Decades of basketball strategy were rendered useless today when researchers declared the numerical equivalent of a point guard to be 1.07, not 1. Standard basketball terminology has long used 1 to designate a point guard, 2 for a shooting guard, and so on up to 5 for a center. But as Shaquille Leibniz, Undistinguished Professor of Sports Mathematics at UCLA, explains: “Due to revised calculations of the speed of light, precise GPS measurement of the distance from Cleveland to Phoenix, and fluctuations in the Canadian currency exchange rate, we have determined the value of a point guard to be 1.0693, which for in-game purposes can be rounded off to 1.07. There’s still a chance that historic global-warming data, currently being collected, could alter the figure slightly up or down. But due to the momentous nature of this study, we felt it was important to get word out as quickly as possible.”
Coaches are struggling to comprehend the magnitude of the revelation. “We like to run a play where the 1 and 2 set a double screen for the 3, who circles to the elbow for a quick jump shot,” says Larry Drew, head coach of the Atlanta Hawks. “But will the play still work if the 3 is actually a 3.21? At this point, nobody knows.” Reports out of Los Angeles say Phil Jackson, head coach of the Lakers, has hired an assistant to point at a sign saying “approximately” whenever Jackson starts talking in numbers.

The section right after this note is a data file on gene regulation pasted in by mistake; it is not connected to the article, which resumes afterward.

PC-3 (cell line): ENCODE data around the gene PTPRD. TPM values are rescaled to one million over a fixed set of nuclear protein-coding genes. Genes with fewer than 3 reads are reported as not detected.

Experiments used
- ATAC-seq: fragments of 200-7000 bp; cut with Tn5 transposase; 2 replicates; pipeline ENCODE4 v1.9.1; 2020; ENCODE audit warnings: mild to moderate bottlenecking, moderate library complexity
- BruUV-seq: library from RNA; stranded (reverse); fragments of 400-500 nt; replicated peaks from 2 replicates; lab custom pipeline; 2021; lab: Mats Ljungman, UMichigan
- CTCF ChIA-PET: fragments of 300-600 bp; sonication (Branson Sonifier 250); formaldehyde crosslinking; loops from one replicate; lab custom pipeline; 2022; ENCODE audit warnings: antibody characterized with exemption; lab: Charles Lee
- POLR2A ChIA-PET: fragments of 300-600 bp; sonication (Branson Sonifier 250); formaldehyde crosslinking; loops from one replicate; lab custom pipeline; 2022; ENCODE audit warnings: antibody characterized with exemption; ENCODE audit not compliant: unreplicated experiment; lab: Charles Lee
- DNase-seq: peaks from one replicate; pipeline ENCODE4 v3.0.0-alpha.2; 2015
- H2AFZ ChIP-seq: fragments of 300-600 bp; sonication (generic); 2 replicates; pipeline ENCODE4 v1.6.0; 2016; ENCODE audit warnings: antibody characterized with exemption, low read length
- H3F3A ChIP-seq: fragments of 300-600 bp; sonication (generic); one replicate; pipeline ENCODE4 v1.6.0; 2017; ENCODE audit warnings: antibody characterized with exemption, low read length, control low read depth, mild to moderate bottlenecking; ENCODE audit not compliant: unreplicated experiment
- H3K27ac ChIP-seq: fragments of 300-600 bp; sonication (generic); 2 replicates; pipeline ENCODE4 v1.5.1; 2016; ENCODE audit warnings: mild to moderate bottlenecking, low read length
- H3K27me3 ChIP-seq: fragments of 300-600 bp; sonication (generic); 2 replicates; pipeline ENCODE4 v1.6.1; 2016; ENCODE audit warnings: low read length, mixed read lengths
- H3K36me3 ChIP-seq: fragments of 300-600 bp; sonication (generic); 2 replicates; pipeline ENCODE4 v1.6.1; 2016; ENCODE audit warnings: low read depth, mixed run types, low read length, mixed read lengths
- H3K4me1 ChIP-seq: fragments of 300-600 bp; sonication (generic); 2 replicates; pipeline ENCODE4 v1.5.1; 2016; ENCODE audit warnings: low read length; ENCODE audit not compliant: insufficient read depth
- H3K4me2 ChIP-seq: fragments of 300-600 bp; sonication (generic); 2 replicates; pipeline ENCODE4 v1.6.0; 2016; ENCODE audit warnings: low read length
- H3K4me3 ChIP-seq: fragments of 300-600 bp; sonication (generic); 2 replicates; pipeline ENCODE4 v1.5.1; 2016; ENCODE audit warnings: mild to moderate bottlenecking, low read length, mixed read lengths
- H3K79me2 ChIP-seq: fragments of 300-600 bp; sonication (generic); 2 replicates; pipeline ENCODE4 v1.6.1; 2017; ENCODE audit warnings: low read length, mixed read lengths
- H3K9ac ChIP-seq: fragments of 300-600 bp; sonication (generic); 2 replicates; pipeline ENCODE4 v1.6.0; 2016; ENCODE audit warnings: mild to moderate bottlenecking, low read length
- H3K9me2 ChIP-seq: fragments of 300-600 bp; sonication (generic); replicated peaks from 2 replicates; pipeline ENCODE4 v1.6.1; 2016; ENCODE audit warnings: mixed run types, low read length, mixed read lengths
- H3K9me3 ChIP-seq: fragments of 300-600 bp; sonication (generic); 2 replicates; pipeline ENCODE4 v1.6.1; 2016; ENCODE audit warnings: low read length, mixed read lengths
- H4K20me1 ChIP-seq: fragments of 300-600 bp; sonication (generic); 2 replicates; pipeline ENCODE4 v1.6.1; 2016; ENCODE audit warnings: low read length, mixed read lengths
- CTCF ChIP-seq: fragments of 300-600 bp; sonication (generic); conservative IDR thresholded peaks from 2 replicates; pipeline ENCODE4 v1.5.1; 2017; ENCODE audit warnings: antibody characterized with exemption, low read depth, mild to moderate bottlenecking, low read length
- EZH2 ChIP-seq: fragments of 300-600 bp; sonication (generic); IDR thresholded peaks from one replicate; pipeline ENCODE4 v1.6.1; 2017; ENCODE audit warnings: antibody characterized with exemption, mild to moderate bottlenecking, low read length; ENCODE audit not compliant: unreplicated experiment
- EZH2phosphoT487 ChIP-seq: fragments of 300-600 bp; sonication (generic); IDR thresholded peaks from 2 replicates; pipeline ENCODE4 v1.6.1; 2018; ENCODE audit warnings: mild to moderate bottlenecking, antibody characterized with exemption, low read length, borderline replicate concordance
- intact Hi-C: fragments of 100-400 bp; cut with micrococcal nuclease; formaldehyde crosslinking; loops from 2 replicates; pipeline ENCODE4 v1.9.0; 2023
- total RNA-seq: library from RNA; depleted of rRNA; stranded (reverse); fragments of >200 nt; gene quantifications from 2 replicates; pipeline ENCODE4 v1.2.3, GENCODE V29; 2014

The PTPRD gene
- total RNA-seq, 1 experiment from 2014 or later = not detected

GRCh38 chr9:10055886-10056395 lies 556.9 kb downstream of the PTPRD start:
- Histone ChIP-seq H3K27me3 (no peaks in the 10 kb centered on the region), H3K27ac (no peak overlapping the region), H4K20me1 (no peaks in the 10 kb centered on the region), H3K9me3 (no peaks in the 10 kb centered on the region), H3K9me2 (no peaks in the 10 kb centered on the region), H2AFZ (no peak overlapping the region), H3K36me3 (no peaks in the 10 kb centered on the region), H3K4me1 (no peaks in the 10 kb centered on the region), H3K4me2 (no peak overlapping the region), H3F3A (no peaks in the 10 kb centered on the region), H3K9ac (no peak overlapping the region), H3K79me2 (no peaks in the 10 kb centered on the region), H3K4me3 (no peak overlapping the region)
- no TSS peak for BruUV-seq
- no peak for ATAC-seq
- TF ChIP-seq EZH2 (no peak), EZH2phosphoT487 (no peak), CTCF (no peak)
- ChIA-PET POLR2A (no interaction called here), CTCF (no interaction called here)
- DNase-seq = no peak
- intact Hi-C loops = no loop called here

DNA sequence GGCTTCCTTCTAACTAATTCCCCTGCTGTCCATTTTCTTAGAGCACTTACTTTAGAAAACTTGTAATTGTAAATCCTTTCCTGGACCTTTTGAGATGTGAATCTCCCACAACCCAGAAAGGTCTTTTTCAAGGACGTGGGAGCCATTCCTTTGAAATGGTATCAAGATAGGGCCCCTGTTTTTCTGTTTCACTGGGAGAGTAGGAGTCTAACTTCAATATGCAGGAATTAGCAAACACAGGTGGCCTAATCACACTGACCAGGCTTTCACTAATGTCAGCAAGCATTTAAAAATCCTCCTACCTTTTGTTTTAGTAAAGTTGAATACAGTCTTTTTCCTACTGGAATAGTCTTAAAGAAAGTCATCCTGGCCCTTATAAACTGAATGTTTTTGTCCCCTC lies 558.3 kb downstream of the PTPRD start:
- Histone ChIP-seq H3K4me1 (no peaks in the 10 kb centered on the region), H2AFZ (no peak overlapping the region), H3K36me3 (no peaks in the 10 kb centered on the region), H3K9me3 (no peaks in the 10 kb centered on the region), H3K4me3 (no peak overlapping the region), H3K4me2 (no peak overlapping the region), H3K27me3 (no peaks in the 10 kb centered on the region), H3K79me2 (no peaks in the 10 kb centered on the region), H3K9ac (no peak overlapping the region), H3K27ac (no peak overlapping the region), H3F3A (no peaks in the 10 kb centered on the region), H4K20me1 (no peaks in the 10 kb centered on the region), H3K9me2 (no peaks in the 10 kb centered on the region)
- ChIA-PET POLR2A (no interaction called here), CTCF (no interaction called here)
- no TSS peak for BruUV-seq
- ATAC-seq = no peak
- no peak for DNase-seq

Other coaches, however, believe the new system may actually help avoid ambiguity. Tex Winter, formerly an assistant with the Chicago Bulls, recalls: “One night during Toni Kukoc’s first year in the league, we were trailing near the end of a game, and I told him, ‘Toni, we need you to knock down a three.’ Next thing you know, the other team’s small forward is on his butt and Toni gets called for a charge.” Kucoc’s mistake is understandable, since the small forward has always equaled 2.82 in metric units; this may explain why basketball was slower to catch on in Europe.